Faith, life, Parenting, relationships, Spiritual Encouragement, Stories from Scripture
Comments 7

Why God Loves Kids and How to Become One


For the Lord sees not as a man sees: for man looks on the outward appearance, but the Lord looks on the heart. {1 Samuel 16:7}

And he took the children in his arms, placed his hands on them and blessed them. {Mark 10:16}


It was late and I was ready to call it a night.

My introverted nature vied for a quiet room and a bed to crawl into since I had been with people since noon. Introverted me needed to recover from all that social interaction.

But there was something more that needed my attention. Demanded it.

I spoke her name as I walked into her room. Light poured in through the doorway revealing the hill of her frame beneath the covers on her bed.

Every inch of her was hiding.

She lay perfectly still, as if asleep.

Only I knew she wasn’t.

I spoke her name again and added, “I know you aren’t sleeping.”

A slight stir.

“Sit up.”

I waited.

Eventually, she scooted up and in the slanted light I saw her red-rimmed and puffy eyes peering through a tangle of hair.

And thus began the midnight talk about honesty, her confession of sneaking and lying. And broken trust lay in pieces.

A silent prayer slipped heavenward: Help me help her.

So much shame hung on her small frame. Only a decade old and just in this one week (one night!) she racked up a slew of lies. She believed they were stacked neatly, unnoticed, like a pile of books against the wall; but her deception was discovered and now, we had to dig through the wreckage.

Sort through the sin.

This is the hard work of grace. Grace is not a magic eraser that removes the debris in a wave of a wave and poof! No, its a sorting process and one that involves owning-up to the stuff, then handing it to God, trusting in his mercy. HE removes it, HE casts it as far as the east is from the west. HE forgives us completely and sets us in a new paradigm where shame cannot define us.

But we have to let him.



My child’s story was Eve’s story.

There was a rule: no itouch for a week.

There was a temptation: Maybe I could us it when mom isn’t home? Just once or twice.

There was the fall: I did it and no one saw.

But the act required the lie and the lie required another and another.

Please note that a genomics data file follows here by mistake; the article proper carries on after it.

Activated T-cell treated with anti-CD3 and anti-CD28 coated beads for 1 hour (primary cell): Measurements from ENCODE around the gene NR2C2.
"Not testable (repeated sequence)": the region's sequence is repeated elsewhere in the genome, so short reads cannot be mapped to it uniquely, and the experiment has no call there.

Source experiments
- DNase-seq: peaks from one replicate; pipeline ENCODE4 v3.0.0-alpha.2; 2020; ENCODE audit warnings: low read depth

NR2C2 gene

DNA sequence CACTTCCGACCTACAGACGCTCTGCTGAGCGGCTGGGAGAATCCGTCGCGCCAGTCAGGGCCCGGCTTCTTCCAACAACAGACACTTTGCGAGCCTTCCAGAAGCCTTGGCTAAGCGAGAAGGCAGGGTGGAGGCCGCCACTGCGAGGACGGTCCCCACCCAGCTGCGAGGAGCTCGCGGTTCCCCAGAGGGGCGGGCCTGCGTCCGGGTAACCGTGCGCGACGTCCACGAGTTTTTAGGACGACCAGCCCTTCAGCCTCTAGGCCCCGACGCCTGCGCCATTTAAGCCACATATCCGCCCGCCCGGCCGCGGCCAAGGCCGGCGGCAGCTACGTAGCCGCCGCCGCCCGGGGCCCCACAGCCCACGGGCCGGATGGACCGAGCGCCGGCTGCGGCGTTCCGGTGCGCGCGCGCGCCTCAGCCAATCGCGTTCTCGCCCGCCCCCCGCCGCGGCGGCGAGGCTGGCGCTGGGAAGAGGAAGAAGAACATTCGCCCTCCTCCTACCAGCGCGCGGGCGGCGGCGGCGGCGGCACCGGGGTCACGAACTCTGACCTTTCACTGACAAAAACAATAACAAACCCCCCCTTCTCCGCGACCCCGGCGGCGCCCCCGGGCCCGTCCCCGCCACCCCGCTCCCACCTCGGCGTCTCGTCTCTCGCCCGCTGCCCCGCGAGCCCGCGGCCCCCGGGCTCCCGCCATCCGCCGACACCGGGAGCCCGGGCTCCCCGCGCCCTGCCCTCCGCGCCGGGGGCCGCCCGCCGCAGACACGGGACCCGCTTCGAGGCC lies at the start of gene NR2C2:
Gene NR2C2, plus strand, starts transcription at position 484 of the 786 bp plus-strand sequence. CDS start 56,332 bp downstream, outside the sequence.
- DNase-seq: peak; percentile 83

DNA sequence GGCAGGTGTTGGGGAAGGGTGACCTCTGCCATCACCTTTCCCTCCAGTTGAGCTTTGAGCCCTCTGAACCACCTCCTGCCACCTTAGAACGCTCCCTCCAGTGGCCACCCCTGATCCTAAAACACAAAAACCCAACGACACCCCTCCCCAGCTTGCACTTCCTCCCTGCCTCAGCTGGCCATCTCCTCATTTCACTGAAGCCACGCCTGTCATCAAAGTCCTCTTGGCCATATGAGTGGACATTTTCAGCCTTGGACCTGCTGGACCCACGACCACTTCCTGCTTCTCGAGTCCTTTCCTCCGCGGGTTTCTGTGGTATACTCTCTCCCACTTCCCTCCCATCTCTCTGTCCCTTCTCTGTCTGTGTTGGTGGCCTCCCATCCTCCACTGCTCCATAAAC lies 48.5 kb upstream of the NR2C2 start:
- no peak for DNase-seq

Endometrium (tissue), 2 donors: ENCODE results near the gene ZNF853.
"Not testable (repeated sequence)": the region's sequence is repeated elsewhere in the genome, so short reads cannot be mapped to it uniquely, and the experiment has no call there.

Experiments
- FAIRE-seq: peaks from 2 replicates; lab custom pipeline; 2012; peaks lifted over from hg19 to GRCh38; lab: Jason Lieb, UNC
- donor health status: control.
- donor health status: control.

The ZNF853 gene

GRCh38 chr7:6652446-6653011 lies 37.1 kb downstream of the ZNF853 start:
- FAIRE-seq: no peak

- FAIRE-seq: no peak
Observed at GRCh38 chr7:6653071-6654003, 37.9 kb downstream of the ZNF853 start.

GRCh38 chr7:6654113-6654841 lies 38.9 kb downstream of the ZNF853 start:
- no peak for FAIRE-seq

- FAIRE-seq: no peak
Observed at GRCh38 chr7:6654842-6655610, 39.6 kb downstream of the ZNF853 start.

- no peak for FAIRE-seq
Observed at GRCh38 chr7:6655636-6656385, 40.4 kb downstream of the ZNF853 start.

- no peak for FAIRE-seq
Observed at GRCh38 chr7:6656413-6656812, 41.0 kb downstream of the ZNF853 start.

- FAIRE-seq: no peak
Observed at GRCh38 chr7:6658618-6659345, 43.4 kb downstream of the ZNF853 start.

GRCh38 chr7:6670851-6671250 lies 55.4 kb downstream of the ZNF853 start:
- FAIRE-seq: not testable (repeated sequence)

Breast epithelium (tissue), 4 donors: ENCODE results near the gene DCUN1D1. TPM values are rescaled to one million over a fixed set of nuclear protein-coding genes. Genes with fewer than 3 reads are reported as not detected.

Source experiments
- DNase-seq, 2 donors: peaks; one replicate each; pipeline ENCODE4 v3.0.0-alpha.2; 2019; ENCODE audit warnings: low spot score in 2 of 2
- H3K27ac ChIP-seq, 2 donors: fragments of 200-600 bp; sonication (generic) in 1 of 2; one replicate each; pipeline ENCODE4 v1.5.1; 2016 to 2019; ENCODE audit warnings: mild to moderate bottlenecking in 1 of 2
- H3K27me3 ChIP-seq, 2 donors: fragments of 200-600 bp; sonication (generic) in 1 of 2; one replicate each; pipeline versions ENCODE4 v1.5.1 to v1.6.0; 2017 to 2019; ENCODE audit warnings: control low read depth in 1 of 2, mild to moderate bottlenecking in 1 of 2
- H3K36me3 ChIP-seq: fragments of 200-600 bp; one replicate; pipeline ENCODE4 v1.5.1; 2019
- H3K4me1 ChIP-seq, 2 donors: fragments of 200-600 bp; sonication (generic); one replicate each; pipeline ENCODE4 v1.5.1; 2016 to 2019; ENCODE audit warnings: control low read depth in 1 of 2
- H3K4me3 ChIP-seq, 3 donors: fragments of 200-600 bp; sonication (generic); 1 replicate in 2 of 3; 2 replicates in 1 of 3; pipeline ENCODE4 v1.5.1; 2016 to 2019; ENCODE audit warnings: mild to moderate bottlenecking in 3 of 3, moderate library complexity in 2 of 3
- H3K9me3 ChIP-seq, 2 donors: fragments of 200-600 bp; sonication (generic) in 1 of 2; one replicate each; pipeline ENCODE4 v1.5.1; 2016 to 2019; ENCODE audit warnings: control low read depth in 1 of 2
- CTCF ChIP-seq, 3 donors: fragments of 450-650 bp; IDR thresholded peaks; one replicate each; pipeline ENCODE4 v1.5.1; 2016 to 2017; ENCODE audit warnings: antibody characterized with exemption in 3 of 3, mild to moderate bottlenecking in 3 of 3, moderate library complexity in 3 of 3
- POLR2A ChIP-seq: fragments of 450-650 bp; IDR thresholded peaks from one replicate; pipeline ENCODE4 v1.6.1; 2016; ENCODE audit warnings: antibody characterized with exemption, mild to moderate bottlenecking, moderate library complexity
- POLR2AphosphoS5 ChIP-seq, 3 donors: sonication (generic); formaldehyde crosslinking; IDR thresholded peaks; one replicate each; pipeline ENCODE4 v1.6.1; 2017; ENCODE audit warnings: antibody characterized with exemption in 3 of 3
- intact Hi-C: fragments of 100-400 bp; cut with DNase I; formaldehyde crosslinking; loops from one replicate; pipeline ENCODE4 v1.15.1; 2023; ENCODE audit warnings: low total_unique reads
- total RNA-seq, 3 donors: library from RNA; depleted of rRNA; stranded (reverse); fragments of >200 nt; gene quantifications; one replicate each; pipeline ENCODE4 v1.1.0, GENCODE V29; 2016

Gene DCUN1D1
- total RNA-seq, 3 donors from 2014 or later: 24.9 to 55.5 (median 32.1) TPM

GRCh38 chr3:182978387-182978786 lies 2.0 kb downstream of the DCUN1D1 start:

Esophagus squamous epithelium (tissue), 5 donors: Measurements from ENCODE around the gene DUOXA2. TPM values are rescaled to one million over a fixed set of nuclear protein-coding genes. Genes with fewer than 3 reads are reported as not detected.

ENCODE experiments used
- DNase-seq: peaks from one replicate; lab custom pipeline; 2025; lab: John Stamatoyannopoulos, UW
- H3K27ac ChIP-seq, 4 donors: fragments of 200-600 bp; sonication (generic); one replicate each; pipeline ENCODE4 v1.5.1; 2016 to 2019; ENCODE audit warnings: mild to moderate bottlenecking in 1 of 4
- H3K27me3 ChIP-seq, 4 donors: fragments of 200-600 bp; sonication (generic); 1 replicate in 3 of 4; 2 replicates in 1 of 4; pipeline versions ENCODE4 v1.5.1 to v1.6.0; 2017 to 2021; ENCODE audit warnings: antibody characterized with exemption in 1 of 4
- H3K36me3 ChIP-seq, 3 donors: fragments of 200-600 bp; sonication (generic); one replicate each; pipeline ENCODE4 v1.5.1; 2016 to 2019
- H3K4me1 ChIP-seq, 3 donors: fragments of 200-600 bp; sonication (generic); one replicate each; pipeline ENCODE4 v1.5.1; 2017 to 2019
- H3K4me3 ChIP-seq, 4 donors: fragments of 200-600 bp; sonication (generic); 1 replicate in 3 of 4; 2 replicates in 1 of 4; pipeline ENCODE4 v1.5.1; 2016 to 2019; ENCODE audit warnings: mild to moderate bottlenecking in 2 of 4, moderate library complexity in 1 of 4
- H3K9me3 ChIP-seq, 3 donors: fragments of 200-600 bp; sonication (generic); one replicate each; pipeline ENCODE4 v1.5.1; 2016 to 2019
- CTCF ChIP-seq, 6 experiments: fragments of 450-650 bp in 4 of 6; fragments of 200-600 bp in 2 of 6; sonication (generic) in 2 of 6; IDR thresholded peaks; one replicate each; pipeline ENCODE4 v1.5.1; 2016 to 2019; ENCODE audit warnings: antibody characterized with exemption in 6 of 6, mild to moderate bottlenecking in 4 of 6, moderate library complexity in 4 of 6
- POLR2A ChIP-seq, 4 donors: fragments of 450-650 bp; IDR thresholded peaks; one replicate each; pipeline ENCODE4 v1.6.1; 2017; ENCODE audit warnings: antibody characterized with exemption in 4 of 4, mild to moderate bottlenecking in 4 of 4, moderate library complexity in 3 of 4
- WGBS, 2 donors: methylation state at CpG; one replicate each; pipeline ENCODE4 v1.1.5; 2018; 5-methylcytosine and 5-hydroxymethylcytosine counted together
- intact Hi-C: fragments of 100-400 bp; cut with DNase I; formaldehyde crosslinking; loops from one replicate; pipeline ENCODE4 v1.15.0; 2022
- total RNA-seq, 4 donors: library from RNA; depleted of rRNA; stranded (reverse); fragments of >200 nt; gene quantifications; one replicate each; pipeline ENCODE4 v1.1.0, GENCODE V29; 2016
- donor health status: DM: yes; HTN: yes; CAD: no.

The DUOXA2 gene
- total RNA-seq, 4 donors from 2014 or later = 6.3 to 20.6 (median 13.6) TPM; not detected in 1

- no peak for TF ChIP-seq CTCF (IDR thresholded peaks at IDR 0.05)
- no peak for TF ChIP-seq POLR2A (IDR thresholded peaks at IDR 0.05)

And the lies slipped in and became a toxic friend. A friend that offered her protection from revealing, embarrassing white-hot shame while at the same time isolated her from the freedom she craved. That same friend twisted me, her mom, into an enemy.

Her perception had been twisted by her deception and now, she stared at me not guilty and repentant but afraid, angry, immovable.

My heart cracked.

I saw her stolid expression, stony as a rock cliff rising on a mountainside.

Only grace, Jesus’ grace, can move that mountain called shame.

I said His words and spoke hard truths in love. All the while I prayed for a softening, a yielding of spirit, not for me to mold and push and reform her, but to offer up to Jesus in my mother-hands: here, Savior, make her like you.

Because my hands are too rough, my skill in parenting too rudimentary. Her spirit needs the expert touch of a master. This dark conversation in a dark room became a prayer in which I turned my rights as mother, as a parent, over to the One who knows this girl better than I.


Jesus welcomed the children. We all remember that story well.

The disciples, men caught up in the ideas and ideals of their man-centered world, wanted to shoo them off into ambiguity, to keep the children unimportant and disposable. But Jesus wouldn’t have it.

We don’t know the names of the children who’s heads rested under the blessing-hand of the Savior. I think this is by design, because we know in hearts that read the message and not just the words of the story that those children are our children.

Those children clamoring to receive the blessing–they are us. You and me.